Designing the Research Study

Designing the Research Study

Accessibility of materials and the research itself must be addressed before the recruitment of participants. Consider the following:


  • Are research materials provided in large, sans serif font (Arial, 16pt or larger is recommended)?


  • Are potential participants able to manipulate materials for accessibility? For example, digital files that can read aloud by JAWS, text that can be manipulated on screen for readability.


  • Determine with your institution’s ethics board if a digital signature or verbal consent can be provided in place of writing by individuals when consenting to participate.



  • Be aware that some individuals may identify as blind, visually impaired, or partially sighted,  while others may prefer the term ‘visually independent’.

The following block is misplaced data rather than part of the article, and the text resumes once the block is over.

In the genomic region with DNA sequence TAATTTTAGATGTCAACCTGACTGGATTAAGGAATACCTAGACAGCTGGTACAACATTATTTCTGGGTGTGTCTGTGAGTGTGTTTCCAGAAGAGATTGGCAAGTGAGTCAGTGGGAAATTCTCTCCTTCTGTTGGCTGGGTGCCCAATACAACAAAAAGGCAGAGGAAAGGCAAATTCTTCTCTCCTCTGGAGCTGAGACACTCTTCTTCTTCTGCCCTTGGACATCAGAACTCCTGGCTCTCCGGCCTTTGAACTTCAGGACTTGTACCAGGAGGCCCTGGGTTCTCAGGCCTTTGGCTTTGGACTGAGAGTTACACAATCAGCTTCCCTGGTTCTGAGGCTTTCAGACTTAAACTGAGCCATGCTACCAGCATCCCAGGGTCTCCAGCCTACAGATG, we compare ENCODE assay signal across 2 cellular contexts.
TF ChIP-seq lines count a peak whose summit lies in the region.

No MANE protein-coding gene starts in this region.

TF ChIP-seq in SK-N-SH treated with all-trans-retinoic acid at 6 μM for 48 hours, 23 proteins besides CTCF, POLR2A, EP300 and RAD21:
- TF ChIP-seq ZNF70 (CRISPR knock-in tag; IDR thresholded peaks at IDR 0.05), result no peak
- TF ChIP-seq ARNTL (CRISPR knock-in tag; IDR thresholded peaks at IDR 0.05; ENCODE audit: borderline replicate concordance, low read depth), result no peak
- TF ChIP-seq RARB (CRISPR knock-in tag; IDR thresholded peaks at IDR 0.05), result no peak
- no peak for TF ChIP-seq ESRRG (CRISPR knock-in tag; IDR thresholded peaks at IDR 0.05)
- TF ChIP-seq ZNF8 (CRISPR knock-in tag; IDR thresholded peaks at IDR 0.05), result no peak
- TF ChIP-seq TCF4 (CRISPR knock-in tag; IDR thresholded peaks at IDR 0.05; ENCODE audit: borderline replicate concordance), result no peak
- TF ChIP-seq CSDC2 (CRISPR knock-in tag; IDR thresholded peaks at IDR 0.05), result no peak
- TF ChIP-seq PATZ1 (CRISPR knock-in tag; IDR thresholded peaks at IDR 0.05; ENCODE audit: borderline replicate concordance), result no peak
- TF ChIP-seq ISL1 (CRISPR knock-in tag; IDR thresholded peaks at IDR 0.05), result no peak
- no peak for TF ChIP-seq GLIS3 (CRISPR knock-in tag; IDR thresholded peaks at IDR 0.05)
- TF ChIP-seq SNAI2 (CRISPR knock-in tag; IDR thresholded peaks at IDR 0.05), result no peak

• Ensure the language used in recruitment materials is inclusive for all potential participants. Provide a clear definition of visual impairment for the purpose of your study (for example: citing specific diagnoses, or clear definitions such as: “legal blindness, or best-corrected visual acuity of 20/200 or worse and/or a visual field of less than 20 degrees in the better eye”), rather than assuming potential participants will identify with a term you have selected.


  • As with any study, clearly communicate your intent, your research question, and what the results will be used for.